Complaint numbers down
THE number of complaints made by residents about Halton Borough Council fell last year according to the most recent figures.
The corporate services policy and performance board will be presented with a report detailing analysis of criticism of the council by Runcornians and Widnesians during the 2016-17 financial year.
A report to a meeting on Tuesday, September 5, said 79 corporate complaints were received by the local authority over the 12 months.
It represents a reduction from 125 made in 2015-16 and 102 in 2014-15.
The level has now fallen to a similar level as those received in 2013-14.
The report said complaints are attempted to be resolved through two stages internally with the council, before being passed onto the Local Government Ombudsman (LGO) if matters are not concluded to a complainant’s satisfaction.
Of the 79 complaints received in 2016-17, 73 were resolved at the first stage and six proceeded to the second.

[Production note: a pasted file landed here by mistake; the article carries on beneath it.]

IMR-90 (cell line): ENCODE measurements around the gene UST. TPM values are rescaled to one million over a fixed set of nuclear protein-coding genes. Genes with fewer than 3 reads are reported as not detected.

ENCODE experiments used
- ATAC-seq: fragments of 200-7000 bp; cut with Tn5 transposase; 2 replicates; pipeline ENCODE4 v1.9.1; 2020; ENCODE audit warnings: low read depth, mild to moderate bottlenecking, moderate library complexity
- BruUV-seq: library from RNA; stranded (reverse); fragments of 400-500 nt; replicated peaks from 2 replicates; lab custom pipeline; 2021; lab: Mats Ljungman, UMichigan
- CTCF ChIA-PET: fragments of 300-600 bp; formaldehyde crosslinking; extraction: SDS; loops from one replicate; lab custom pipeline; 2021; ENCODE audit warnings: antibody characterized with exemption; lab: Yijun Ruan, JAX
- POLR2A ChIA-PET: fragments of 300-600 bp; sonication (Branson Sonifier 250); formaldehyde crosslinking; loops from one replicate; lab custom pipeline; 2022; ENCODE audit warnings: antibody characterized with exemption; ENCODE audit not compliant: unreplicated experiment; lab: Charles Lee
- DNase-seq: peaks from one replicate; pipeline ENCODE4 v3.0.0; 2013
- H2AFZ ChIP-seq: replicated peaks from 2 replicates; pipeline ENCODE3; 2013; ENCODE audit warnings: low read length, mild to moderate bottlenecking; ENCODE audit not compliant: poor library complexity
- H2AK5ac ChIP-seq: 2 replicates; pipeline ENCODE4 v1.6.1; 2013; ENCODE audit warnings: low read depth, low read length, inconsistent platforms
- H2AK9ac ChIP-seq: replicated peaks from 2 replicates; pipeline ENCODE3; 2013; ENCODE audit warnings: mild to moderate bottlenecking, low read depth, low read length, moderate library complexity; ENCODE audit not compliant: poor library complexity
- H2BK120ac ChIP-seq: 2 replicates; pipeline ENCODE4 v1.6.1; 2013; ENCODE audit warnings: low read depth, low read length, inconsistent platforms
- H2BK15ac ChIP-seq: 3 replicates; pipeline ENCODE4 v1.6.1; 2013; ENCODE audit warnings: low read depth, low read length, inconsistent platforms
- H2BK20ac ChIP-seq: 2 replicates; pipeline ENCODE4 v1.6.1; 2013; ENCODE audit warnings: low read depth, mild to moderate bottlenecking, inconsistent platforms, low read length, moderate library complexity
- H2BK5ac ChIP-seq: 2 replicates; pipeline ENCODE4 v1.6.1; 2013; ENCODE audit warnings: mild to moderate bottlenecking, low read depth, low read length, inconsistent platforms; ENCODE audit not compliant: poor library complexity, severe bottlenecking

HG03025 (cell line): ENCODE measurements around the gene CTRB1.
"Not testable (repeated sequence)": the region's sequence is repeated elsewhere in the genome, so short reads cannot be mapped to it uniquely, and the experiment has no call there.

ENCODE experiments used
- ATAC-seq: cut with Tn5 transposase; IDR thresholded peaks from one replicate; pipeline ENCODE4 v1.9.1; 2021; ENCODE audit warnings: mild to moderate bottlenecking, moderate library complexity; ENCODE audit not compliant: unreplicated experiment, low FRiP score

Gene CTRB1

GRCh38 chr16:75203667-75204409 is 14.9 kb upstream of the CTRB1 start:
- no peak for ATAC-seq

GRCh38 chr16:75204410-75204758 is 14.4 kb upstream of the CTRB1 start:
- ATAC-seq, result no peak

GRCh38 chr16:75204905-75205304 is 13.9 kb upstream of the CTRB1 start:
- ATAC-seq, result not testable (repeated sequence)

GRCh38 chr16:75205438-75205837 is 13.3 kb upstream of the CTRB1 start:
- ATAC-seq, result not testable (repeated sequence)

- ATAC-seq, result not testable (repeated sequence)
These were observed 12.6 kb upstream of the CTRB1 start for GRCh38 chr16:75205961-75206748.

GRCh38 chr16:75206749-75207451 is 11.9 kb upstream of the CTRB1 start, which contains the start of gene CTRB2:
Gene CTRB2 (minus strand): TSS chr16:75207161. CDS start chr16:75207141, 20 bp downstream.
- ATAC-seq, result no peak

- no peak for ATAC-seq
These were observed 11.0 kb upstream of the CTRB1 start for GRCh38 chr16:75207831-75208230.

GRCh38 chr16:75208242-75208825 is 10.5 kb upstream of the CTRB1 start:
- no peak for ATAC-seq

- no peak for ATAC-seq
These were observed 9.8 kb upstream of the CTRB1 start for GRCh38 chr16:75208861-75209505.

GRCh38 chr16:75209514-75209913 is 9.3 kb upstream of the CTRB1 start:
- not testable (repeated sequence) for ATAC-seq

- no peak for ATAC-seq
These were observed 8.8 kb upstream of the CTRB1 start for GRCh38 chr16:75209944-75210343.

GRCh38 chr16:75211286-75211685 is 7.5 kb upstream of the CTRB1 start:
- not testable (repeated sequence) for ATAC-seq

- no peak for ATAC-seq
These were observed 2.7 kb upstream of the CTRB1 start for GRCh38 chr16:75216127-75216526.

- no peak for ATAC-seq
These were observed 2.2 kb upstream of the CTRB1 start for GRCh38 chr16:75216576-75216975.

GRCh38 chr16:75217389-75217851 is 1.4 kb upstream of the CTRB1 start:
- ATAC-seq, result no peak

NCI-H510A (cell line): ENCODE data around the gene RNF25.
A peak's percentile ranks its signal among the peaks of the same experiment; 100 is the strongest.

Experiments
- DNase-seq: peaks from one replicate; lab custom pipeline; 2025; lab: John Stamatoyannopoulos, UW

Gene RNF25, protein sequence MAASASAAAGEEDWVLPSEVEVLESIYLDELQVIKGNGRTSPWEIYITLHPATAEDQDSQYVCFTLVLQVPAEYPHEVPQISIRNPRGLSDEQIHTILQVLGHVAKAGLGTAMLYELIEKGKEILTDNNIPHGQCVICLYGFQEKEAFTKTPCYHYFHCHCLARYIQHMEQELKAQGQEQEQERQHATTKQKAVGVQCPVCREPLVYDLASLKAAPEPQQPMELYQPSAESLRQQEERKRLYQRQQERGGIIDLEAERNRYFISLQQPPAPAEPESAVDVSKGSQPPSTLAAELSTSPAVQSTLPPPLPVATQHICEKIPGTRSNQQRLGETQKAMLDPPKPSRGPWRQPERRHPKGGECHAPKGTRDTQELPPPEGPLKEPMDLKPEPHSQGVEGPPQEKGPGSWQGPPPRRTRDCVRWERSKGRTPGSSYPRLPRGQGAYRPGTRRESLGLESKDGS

A total of 33 of the complaints were in connection with the council’s waste management.
More than 40 of the complaints referred to service quality and the report said the majority of these related to missed bin collections.
It said: “As this is a service that affects residents as a whole, it is not unexpected that this is an area that can cause a significant number of complaints.
“In most cases though, the service was able to ● contact the individual and have the issue resolved within a day or two of the complaint being received.
“There were a relatively small number of complaints concerning staff conduct and in all cases the situations which led to the complaint being made were subject to discussion with individuals concerned.
“However, such complaints raised no specific concerns in relation to either service provision or identified training requirements.”
The report said 23 complaints were upheld, with 32 ‘partially upheld’, with the majority of the latter relating to missed bin collections. The document added: “Analysis of the complaints the council receives provide essential information to help shape and develop services.
“They complement the wide range of consultation exercises that the organisation undertakes.
“Collectively the council uses this information, along with that resulting from routine interaction with residents, to help improve the services we provide or commission.” ● Runcorn Town Hall
Municipal Building in Widnes